legal staff. This can be considered unlawful imprisonment and such action must be
allowed within the local laws and customs.
The reason for this tactic is to prevent staff
moving into the clear, should the caller be
intent on shooting staff emerging from the
building. However, an organization must
also keep in mind the reputational risk
associated with this policy (would include
clients and visitors of all ages).
Conversely, an evacuation should be
conducted in a different manner than for a
fire. Instead of congregating at the normal
large assembly en masse, move to many
smaller sheltered spaces. Again, this is to
protect against the terrorist tactic of flushing
out the victims into an open killing ground.
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instructions are communicated should be
consistent with other BC communication
strategies. As clarity and tone are important, message templates should be created
well in advance of any need.
Assuming that communication occurs
at the time of a lockdown or evacuation,
how will the staff respond? Organizations
need to have such a policy publicly stated
(if and/or when a lockdown would occur)
and part of the awareness program. As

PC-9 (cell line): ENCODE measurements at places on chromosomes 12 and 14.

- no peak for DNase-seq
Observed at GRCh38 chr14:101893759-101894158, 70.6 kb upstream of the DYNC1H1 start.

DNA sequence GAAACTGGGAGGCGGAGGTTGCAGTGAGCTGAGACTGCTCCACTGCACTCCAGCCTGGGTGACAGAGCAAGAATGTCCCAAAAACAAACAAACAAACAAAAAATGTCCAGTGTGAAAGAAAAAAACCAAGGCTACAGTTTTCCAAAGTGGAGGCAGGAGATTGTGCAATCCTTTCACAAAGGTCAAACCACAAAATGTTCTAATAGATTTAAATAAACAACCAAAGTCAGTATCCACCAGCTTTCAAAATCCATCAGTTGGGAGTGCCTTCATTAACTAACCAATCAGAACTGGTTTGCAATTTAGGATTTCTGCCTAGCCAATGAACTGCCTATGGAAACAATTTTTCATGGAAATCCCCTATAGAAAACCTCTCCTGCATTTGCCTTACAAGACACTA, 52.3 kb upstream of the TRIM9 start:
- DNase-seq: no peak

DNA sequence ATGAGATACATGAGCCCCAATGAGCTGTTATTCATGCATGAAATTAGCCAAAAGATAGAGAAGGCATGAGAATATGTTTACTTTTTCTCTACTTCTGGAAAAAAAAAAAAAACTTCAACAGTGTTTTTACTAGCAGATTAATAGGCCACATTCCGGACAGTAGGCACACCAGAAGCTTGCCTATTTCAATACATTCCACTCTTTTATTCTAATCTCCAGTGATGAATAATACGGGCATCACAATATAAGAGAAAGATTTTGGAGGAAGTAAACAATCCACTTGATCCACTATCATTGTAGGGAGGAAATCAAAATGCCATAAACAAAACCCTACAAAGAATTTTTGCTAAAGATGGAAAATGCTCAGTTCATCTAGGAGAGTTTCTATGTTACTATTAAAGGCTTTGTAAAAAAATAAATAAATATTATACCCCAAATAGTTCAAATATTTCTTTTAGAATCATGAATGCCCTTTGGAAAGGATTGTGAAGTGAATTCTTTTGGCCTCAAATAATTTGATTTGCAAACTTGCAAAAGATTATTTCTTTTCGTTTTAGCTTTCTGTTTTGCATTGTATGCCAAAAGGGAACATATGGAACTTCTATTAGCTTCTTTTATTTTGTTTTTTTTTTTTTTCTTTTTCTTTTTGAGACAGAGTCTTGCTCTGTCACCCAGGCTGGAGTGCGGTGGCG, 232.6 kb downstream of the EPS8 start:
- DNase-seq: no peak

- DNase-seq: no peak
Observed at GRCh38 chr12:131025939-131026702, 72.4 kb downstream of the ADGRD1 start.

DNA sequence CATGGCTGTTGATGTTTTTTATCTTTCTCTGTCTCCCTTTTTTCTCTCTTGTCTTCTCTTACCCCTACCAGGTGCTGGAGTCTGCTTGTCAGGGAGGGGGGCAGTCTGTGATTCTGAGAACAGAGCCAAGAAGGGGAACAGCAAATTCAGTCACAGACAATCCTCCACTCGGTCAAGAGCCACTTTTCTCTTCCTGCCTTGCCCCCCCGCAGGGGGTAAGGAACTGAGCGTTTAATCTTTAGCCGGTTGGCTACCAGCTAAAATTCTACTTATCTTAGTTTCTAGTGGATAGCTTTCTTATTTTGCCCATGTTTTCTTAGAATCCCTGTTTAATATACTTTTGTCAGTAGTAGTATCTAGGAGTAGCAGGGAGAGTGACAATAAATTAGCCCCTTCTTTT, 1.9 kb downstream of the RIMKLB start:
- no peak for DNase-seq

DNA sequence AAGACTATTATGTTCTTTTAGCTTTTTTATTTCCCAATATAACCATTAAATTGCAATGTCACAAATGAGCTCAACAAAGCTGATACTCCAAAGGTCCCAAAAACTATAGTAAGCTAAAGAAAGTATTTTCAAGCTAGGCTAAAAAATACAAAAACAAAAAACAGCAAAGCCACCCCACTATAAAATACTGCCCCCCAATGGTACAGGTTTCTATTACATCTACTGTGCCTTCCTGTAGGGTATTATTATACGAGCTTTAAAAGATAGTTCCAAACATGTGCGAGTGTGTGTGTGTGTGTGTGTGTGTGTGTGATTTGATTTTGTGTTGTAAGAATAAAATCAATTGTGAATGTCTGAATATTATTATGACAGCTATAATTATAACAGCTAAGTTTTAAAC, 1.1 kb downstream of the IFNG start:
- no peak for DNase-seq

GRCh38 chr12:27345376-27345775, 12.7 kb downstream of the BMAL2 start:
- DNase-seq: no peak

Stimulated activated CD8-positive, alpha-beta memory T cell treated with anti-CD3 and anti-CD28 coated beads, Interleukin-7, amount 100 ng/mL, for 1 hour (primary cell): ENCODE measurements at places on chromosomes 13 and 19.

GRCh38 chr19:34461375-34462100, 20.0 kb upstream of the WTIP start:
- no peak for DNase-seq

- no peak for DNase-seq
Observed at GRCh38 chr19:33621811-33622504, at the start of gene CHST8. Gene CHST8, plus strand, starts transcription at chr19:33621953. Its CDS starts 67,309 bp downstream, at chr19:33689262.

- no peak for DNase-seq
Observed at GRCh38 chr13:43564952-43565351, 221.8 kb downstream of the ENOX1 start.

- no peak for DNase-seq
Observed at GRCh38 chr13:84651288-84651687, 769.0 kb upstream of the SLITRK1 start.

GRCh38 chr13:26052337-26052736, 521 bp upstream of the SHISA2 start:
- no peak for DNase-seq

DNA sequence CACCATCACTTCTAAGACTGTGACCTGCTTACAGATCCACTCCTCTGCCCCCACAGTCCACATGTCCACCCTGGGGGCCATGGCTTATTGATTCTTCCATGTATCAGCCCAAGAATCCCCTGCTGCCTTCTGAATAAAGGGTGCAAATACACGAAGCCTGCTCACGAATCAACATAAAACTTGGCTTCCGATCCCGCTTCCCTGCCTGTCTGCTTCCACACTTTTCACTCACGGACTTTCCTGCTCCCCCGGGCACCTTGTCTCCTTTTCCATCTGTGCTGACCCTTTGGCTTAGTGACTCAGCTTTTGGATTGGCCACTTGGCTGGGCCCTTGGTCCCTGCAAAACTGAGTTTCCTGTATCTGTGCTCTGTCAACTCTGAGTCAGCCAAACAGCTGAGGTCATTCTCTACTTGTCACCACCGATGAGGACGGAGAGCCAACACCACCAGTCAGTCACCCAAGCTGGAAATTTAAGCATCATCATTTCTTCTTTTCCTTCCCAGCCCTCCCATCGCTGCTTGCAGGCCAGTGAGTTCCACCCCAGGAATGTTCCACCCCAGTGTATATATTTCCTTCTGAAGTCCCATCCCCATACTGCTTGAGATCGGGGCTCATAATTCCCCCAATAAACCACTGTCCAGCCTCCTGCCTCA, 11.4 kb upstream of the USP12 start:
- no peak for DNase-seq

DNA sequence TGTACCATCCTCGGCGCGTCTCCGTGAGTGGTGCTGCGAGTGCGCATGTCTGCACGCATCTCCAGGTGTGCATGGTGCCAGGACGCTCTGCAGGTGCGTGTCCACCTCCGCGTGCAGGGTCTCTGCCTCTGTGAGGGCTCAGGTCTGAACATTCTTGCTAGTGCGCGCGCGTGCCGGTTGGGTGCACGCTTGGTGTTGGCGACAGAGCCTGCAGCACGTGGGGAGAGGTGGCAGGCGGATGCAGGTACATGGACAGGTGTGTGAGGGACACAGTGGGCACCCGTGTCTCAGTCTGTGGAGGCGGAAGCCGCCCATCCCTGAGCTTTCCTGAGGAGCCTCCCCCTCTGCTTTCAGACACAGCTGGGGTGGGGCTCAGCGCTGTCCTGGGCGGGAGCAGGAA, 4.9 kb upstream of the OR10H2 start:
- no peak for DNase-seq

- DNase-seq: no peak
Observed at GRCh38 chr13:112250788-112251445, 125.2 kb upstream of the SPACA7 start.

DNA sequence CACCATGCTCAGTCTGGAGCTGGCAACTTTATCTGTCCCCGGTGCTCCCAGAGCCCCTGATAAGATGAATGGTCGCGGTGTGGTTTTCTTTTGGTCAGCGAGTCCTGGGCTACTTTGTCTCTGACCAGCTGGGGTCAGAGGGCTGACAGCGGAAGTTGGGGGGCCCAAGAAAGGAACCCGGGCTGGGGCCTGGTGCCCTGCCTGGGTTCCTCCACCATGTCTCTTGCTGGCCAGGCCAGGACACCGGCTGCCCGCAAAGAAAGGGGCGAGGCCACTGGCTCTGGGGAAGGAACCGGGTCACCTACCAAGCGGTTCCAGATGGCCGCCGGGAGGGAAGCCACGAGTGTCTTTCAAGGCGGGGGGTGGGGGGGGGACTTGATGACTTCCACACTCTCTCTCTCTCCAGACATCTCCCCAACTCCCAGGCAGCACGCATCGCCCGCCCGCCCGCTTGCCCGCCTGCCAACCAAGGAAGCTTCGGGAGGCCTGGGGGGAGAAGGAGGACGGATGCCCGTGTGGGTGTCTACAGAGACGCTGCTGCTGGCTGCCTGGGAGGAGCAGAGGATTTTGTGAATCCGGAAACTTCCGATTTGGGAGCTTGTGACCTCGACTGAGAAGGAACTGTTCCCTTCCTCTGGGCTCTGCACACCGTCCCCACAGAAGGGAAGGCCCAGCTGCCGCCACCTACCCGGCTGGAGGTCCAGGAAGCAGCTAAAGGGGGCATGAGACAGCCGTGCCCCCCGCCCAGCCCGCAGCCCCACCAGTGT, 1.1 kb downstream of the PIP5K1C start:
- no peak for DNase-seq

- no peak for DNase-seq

with other emergency procedures, the repetition of procedures and drills promotes
an orderly and effective response.
Back to the question of searches
When would a search be conducted?
Those of us who emphasize employee
safety may have implicitly thought the
sequence of events would be a) to notify
staff to evacuate, b) ensure staff safely
assembled at the various predetermined
points, c) find the designated searchers, d)
brief them on the situation plus any background intelligence available, and e) direct
them back into the building.
An alternate sequence of events could
be a) notify staff that a bomb threat has
been received; b) instruct all staff to perform a visual scan of the surrounding area
from their desks; c) write down any unusual
item, its location, and why it is unusual;
d) take the description to the appropriate
manager (department, physical security, or
business continuity), and, if individual has
detected a suspicious object; e) proceed to
the predetermined off premise site.
If someone does report a suspicious
item, then the crisis management team
can determine the course of action. If no
one reports anything, then the crisis management team needs to determine to what
extent the alleged bomb could be in an
unoccupied area of the building. It would
be their decision to conduct a proactive
search of the premises.
The alternate sequence of events would
need to be practiced in the same way a fire
drill is practiced by all occupants. Having
trained staff in the face of a high stress situation is more likely to generate good information regarding the credibility of the threat.
One contributor suggested a more proactive approach: ensure that the staff is
familiar with how the environment should
look and report anything that is out of place